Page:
Recovery School District Superintendent Patrick Dobard tried to ease the concerns of Walter S. Cohen High School students, parents and supporters at a community meeting Monday night that followed the second day students walked out to protest the school’s sudden transition to a charter school and faculty firings.
Senior Terrell Major said rumors that a charter operator, Future Is Now, would be taking over started circulating Thursday. Students knew as much — or more — than the teachers, he said. Those rumors, along with the termination of Principal Gavin Lewis and a number of teachers, were confirmed later that day in an assembly, students said.
“Could the announcement and changes have been better rolled out? Absolutely,” Dobard said Monday evening. “Could we have talked to students earlier? Absolutely,” he said.
But Dobard stressed that he decisions were made to “ensure that we do the right thing for the kids” and that Cohen students be held to the highest academic standards possible.
“It came out of nowhere,” Major said.
Fired world history teacher Thomas Cass said he was “dumbfounded,” by the announcement. There were some discipline issues, Cass said, but nothing that would warrant his own termination and such a fast-moving change. “We were getting there,” Cass said, “I was just starting to get close with the kids, and now they rip that apart.”
Dobard released the following statement Monday evening:
“The Recovery School District has made a change in leadership at Walter L. Cohen High School. Today, Future Is Now has assumed management of the 11th and 12th grade direct-run program. This decision was made following multiple meetings with the school administration, an intense review of instructional practices and an evaluation of the school’s learning environment. These changes are aimed at providing a high-quality education, rigorous classroom instruction, and a challenging academic environment for students. To better ensure students are prepared to attain a college degree or succeed in a professional career, we must create a culture of high expectations for students, faculty, and school administrators. Students should return to class Tuesday morning and return to learning.”
Earlier in the day, a group of students held a news conference, during which they read a list of their demands in front of a sign that said, “We will not be bought or sold.”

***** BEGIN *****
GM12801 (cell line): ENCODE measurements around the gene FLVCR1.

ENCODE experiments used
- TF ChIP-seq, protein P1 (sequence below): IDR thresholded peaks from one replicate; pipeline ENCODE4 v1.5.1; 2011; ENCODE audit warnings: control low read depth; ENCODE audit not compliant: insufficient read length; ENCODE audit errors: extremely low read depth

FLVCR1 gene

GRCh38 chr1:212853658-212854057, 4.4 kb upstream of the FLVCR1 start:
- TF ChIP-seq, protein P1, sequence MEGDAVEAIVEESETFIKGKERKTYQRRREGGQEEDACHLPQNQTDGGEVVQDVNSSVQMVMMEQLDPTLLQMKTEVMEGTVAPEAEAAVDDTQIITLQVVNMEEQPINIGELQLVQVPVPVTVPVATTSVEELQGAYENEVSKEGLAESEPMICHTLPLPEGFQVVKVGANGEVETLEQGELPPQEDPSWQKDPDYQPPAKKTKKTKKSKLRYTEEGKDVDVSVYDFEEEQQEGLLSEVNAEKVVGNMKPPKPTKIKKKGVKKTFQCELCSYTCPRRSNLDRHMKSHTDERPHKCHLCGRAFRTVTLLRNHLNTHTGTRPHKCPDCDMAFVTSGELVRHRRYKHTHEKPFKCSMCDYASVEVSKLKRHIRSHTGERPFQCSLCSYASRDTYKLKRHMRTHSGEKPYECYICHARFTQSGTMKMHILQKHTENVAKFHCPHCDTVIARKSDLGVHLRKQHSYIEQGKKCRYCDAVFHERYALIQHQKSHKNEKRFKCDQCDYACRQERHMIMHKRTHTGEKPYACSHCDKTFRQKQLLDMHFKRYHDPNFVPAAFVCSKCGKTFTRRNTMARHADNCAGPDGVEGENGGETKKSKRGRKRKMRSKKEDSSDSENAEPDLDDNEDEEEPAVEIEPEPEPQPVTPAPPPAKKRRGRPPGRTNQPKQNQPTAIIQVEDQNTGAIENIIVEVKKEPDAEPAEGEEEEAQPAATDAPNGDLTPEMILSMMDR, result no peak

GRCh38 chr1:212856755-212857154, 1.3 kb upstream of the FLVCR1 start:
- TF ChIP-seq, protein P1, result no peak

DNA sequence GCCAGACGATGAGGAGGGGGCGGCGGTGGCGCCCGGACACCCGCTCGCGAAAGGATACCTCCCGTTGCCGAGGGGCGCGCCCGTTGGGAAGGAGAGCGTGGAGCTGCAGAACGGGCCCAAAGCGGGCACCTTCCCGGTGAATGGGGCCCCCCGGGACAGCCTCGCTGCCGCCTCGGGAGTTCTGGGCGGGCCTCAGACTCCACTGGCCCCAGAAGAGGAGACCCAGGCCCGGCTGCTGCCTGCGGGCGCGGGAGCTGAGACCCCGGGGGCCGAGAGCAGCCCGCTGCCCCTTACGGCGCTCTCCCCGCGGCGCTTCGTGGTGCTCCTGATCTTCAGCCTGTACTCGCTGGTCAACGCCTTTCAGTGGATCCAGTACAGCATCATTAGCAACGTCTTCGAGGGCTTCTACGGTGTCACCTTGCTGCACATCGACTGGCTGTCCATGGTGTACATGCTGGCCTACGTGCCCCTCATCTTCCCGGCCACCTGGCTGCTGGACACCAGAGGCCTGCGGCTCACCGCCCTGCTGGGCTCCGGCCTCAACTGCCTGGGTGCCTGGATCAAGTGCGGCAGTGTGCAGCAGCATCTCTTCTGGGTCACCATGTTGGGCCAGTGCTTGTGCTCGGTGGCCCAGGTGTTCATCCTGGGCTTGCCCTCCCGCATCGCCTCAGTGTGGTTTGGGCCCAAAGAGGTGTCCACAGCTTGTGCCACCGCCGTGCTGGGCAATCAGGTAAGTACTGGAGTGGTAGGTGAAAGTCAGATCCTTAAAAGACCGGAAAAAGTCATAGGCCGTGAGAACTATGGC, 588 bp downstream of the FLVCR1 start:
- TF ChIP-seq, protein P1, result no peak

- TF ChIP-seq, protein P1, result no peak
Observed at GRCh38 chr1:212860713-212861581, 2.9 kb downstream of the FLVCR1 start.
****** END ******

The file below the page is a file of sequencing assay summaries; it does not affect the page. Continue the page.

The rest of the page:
Their demands included acknowledgement of the difference in the condition of facilities between Cohen and New Orleans College Prep, a charter school housed in the same building. The students also demanded that all faculty be retained.
RSD spokesman Barry Landry said eight teachers would be retained and that staffing conversations are continuing the week to make final determinations.
“We are here to fight for our schools, our teachers, our administration and our right to graduate on time,” said senior class president Meghan McKinnon.
At the end of last year, Major said, the school fired teachers and brought in new teachers and a new principal at the beginning of the 2012-2013 school year. Now, after six weeks, Major said, they’ve started to bond with the new teachers.
“At first we didn’t like the new teachers. But now we’ve developed a bond,” he said, adding that he had “concern with their livelihoods.” Major said depending on what happens, he might have to pursue his education elsewhere. “We can’t prosper in this hectic environment.”
Dobard said that Cohen students are welcome to transfer, but they will be expected in class today, otherwise the absence will be considered unexcused.
Gideon Stein, president of Future is Now, said that the decisions at Cohen were made in the context of a “very condensed time line,” due to both “internal and external factors.”
“FIN hopes to conduct significant outreach to the community to explain FIN’s plan and to get input from the community,” Stein said. After a year, FIN will move forward with decisions based primarily on enrollment. He said that Cohen students are welcome to enroll in FIN’s other locally operated school, John McDonogh.
Community activist Norbert Rome said that it wasn’t necessarily the reform that was at issue, but rather the “method of reform.” Rome said he didn’t understand why the decisions were made without the involvement of the students, current administration or community.
Whatever the problems were, Rome said, “they never told us.” Rome said he was concerned about the lack of documentation on the problems and what was done to remediate them.
“We should have community involvement whatever school system is chosen,” Rome said. “It’s the community’s money,” Rome said.